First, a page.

How I made £10 when I was 14 (I think)

There seems to be a rash of news articles at the moment along the lines of:

How I made a gazillion when I was only 16

I never had that experience, but I did have a valuable life affirming experience that involved a £10 note.

In my teens, my daily routine before and after school was to get on my bike and cycle into the town where I lived to a small newsagent just off the market square.

There I would pick up a pile of newspapers which had already been labelled for me by the owner of the shop. The papers would be deposited into a large PVC messenger style bag which carried advertising for the local evening paper and I would head out.

My attire was entirely governed by the weather. Fine weather called for shorts and t-shirts. Rain called for a kagool and waterproof trousers, but no gloves because that slowed you down. Wintry conditions required a move to a thick coat, thick trousers and bikers gloves which, in those days, were long and came half way up your lower arm.

We delivered in all weathers. There was no option to call a parent and ask them to come round with you in their car.

Each of the rounds that we went on had a number, and an informal place in a league table from very good to quite bad. The place in the league being defined by three things – how many papers needed to be delivered, how many awkward deliveries their were, and how good the Christmas tips were. I started on a reasonably good round, eventually moving to a very good round. I can’t remember what number the round was, but think it was 7, it didn’t have too many papers, it was in the town so had few drives to go down and the Christmas tips were supposed to be excellent.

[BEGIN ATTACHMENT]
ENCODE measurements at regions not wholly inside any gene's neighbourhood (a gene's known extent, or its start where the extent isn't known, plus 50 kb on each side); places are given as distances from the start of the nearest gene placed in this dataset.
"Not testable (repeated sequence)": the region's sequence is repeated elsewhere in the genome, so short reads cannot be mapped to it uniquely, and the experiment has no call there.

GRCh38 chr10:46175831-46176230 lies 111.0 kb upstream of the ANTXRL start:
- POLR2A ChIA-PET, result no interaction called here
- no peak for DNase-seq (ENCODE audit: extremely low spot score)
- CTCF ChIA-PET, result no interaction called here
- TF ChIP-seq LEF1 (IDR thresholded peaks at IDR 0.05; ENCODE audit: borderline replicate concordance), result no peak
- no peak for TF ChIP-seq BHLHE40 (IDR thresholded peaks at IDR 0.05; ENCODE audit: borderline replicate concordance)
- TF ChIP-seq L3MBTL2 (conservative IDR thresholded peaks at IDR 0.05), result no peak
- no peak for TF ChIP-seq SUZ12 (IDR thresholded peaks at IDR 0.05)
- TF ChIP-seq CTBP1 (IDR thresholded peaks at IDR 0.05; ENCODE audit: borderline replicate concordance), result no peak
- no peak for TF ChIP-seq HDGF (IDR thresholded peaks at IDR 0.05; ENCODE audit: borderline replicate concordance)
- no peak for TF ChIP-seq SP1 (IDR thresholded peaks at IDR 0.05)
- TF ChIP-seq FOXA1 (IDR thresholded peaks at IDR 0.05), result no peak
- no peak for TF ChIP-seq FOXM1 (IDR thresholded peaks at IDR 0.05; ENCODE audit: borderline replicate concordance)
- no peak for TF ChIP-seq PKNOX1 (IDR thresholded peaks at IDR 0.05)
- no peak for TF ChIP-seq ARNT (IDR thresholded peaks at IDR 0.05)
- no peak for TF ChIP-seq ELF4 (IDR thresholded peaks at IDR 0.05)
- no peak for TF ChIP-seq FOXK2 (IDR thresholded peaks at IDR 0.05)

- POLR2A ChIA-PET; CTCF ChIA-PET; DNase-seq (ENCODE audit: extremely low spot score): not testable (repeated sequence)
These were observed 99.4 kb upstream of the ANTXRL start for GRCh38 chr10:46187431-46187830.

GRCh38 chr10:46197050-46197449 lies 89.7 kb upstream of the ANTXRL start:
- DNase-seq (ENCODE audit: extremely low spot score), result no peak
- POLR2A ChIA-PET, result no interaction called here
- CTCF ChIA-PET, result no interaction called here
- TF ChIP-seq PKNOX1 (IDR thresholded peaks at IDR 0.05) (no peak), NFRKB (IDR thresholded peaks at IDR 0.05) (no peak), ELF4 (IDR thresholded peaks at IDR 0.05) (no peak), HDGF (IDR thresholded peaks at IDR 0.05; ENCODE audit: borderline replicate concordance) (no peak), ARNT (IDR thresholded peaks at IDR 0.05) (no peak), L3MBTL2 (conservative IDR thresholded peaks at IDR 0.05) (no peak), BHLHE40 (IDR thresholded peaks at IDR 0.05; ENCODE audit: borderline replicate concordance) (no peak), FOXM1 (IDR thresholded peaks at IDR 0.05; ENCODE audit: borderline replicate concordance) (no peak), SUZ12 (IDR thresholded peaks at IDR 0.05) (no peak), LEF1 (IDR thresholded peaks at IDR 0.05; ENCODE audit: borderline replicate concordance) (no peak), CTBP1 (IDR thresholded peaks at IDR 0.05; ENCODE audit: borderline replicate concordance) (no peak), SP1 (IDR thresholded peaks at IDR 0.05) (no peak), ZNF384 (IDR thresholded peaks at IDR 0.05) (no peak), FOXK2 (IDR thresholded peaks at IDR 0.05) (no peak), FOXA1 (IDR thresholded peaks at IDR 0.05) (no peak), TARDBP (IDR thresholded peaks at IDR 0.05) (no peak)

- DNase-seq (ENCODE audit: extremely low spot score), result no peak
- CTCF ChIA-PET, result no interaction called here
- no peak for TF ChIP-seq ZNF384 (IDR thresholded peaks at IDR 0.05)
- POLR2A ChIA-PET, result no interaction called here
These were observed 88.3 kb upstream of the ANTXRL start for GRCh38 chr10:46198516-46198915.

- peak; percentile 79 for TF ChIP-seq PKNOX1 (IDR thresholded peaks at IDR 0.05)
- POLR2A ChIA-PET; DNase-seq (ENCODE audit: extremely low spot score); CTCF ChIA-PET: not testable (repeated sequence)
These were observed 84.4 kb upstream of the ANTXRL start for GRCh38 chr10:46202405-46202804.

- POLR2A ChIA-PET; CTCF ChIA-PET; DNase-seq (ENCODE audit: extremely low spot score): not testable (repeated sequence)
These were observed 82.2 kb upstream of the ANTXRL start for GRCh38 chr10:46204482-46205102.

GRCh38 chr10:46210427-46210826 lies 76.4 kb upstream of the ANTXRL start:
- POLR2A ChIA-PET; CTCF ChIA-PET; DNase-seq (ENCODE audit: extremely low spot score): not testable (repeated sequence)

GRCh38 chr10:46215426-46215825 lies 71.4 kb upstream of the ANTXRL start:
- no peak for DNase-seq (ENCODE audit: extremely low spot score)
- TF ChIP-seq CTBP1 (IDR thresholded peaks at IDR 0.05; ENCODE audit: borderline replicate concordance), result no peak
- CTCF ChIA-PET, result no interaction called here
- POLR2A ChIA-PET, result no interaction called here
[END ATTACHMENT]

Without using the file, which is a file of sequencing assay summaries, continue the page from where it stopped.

There was another huge advantage to this round, the people were pleasant.

There was one particular row of houses where you delivered the paper through the rear door because there wasn’t good access to the front. The rear gardens were relatively small yards and on most days when the weather was good the people who lived in these houses were in the back yard enjoying the sunshine or hanging out the washing. But even in poor weather they would look out for you and give you a wave as you went by. A smile and a wave goes a long way when you are wet through to your underwear and can’t feel your fingers. I would always return the greeting.

One year, at Christmas, I was delivering to the houses on the row and it was raining. There’s a particular type of rain in the area where I grew up which has travelled across the North Sea from the Baltic and slices through you as you travel through it.  As I reached the end of the row the older couple who lived there open the door for me and handed me an envelope. I thanked them for it and gave them a Christmas card whilst depositing the envelope in to my PVC messenger bag.

It was only when I got how that I open the envelope – it contained £10.

These people weren’t rich, but they were generous and £10 was a very generous tip.